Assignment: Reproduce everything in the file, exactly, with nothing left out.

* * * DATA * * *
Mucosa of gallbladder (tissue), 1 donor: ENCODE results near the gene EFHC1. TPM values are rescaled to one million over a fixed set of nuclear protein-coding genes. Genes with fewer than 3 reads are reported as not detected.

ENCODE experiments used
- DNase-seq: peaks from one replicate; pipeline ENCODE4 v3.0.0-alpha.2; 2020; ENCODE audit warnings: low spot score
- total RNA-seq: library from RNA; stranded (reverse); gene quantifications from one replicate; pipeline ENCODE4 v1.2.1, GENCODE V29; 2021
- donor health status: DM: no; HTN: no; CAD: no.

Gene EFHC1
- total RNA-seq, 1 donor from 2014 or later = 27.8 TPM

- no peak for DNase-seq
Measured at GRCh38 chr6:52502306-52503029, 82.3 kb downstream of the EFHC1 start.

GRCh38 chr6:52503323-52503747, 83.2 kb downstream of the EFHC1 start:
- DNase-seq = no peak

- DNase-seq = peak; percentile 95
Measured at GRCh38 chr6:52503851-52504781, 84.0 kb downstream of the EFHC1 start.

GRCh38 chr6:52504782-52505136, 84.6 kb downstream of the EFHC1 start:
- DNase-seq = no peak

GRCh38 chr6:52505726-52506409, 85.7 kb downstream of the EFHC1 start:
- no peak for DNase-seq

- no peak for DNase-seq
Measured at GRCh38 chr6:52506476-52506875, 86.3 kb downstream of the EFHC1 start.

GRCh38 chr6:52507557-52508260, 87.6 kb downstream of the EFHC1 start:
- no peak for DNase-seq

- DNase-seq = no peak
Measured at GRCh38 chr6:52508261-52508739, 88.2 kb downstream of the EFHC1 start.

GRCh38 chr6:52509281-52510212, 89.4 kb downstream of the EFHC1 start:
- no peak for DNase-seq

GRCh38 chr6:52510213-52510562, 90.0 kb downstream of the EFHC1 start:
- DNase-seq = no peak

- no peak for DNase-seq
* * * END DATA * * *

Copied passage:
Mucosa of gallbladder (tissue), 1 donor: ENCODE results near the gene EFHC1. TPM values are rescaled to one million over a fixed set of nuclear protein-coding genes. Genes with fewer than 3 reads are reported as not detected.

ENCODE experiments used
- DNase-seq: peaks from one replicate; pipeline ENCODE4 v3.0.0-alpha.2; 2020; ENCODE audit warnings: low spot score
- total RNA-seq: library from RNA; stranded (reverse); gene quantifications from one replicate; pipeline ENCODE4 v1.2.1, GENCODE V29; 2021
- donor health status: DM: no; HTN: no; CAD: no.

Gene EFHC1
- total RNA-seq, 1 donor from 2014 or later = 27.8 TPM

- no peak for DNase-seq
Measured at GRCh38 chr6:52502306-52503029, 82.3 kb downstream of the EFHC1 start.

GRCh38 chr6:52503323-52503747, 83.2 kb downstream of the EFHC1 start:
- DNase-seq = no peak

- DNase-seq = peak; percentile 95
Measured at GRCh38 chr6:52503851-52504781, 84.0 kb downstream of the EFHC1 start.

GRCh38 chr6:52504782-52505136, 84.6 kb downstream of the EFHC1 start:
- DNase-seq = no peak

GRCh38 chr6:52505726-52506409, 85.7 kb downstream of the EFHC1 start:
- no peak for DNase-seq

- no peak for DNase-seq
Measured at GRCh38 chr6:52506476-52506875, 86.3 kb downstream of the EFHC1 start.

GRCh38 chr6:52507557-52508260, 87.6 kb downstream of the EFHC1 start:
- no peak for DNase-seq

- DNase-seq = no peak
Measured at GRCh38 chr6:52508261-52508739, 88.2 kb downstream of the EFHC1 start.

GRCh38 chr6:52509281-52510212, 89.4 kb downstream of the EFHC1 start:
- no peak for DNase-seq

GRCh38 chr6:52510213-52510562, 90.0 kb downstream of the EFHC1 start:
- DNase-seq = no peak

- no peak for DNase-seq